Vitamin K deficiency increasingly common as result of vaccine refusal
Vitamin K, which has been administered to newborns as an injection since it was first recommended by the American Academy of Pediatrics in 1961, is vital for blood to clot normally. Despite it being given as standard medical practice since then, vitamin K-deficient bleeding (VKDB) is being seen more often in newborns than it has in decades. Emergency Department physicians at Nationwide Children's Hospital have recently seen several cases of intracranial bleeding due to parental refusal of the neonatal vitamin K shot.
In a case study published by Karyn Kassis, MD, MPH, in The Journal of Emergency Medicine, a 10-week-old infant presented to the emergency department with increased fussiness over a two-week period. After thorough examination, the infant only appeared to have a pale complexion, flecks of blood in stool and pale mucous membranes. Due to the paleness of the infant, a complete blood count was obtained, demonstrating a profound normocytic anemia. Additional history and testing determined that the infant was presenting with VKDB. Vitamin K was administered via an IV and internal bleeding stopped within 24 hours.
"The risk of getting a vitamin K shot is very minimal, but the risk of not getting it is very serious," said Dr. Kassis, an emergency medicine physician at Nationwide Children's. "Babies who don't get vitamin K can actually have silent bleeding internally, commonly into their brains. This could result in seizures, coma or even death. Parents should know that vitamin K-deficient bleeding is preventable."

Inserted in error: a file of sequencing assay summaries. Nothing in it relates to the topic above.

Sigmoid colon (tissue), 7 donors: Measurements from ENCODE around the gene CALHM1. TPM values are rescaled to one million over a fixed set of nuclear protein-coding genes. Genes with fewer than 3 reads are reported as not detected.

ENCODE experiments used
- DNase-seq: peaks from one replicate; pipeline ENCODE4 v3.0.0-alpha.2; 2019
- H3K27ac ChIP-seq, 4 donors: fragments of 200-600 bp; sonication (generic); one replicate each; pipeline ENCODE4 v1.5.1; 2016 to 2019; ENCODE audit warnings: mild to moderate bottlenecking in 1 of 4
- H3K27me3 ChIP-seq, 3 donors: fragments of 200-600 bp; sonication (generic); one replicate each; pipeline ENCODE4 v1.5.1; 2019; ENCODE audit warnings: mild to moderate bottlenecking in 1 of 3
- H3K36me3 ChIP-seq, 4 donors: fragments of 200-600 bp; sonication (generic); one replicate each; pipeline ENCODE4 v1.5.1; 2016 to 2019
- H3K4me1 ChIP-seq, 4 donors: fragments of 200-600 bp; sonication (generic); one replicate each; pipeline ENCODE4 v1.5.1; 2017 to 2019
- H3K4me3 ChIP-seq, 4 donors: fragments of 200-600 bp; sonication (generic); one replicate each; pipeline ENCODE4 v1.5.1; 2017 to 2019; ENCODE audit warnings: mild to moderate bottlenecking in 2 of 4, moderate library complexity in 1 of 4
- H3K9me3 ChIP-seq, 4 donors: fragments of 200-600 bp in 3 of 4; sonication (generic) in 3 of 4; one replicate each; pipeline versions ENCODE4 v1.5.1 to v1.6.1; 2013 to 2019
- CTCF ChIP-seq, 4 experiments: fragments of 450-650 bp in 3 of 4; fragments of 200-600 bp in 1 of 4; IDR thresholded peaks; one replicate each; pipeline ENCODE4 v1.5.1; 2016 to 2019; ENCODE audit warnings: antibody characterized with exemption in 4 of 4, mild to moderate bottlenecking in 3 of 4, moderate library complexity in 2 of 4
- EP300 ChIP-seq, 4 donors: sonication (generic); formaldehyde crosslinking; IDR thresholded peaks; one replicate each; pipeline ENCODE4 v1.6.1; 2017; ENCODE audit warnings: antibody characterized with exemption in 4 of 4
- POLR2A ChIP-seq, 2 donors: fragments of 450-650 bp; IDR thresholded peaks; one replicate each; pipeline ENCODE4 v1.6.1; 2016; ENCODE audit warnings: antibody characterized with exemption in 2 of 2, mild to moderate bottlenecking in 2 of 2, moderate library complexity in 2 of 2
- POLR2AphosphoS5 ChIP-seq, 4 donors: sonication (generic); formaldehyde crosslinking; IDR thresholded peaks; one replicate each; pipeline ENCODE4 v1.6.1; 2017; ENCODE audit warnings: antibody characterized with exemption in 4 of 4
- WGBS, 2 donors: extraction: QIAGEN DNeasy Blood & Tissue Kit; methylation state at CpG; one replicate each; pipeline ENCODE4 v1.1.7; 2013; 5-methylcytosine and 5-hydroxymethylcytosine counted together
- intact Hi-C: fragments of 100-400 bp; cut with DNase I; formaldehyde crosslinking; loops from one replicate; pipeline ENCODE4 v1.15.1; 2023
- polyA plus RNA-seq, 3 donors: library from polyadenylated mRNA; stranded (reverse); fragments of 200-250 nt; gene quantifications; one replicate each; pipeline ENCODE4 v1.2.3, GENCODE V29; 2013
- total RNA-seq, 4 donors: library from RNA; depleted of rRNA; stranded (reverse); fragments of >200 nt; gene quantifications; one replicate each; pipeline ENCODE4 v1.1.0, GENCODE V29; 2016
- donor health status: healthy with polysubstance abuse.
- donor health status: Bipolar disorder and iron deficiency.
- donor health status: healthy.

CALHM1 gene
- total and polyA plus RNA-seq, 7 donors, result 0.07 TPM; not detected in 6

A vitamin K shot is typically given within minutes to hours of birth to ensure there is enough vitamin K to prevent bleeding. Vitamin K is not sufficiently passed on by mothers to their newborns, and very little vitamin K is present in breast milk. The single vitamin K shot protects an infant until they develop enough to begin producing vitamin K and consuming vitamin K-rich foods on their own.
Symptoms of VKDB are difficult for a parent or even a health professional to recognize in a newborn, and can include fussiness, blood in the stool and even seizures, all of which will increase as the bleeding increases. VKDB is preventable, and a single injection of vitamin K at birth restores vitamin K levels in the blood to normal range within an about an hour.
"When parents request that no shots be given to their child at birth because they are opposed to vaccines, the vitamin K shot has been accidentally included in that category,"
said Dr. Kassis. "The vitamin K shot is an injection of a vitamin. It has no immune properties. It is purely to replace a critically important deficient vitamin."
It is important that emergency medicine physicians are vigilant when it comes to the vague symptoms of early stage VKDB. Because the condition is still quite rare, clinicians are not always looking for it, but physicians who treat infants in an acute setting should remember to ask parents about whether their child has received a vitamin K shot and if they are breastfeeding.
"I recommend that all children are vaccinated and receive all the recommended newborn shots and screens," said Dr. Kassis, also a faculty member at The Ohio State University College of Medicine. "Expectant parents should speak with their obstetrician or at a prenatal appointment with their pediatrician about any questions or concerns about the vitamin K shot or any other immunizations."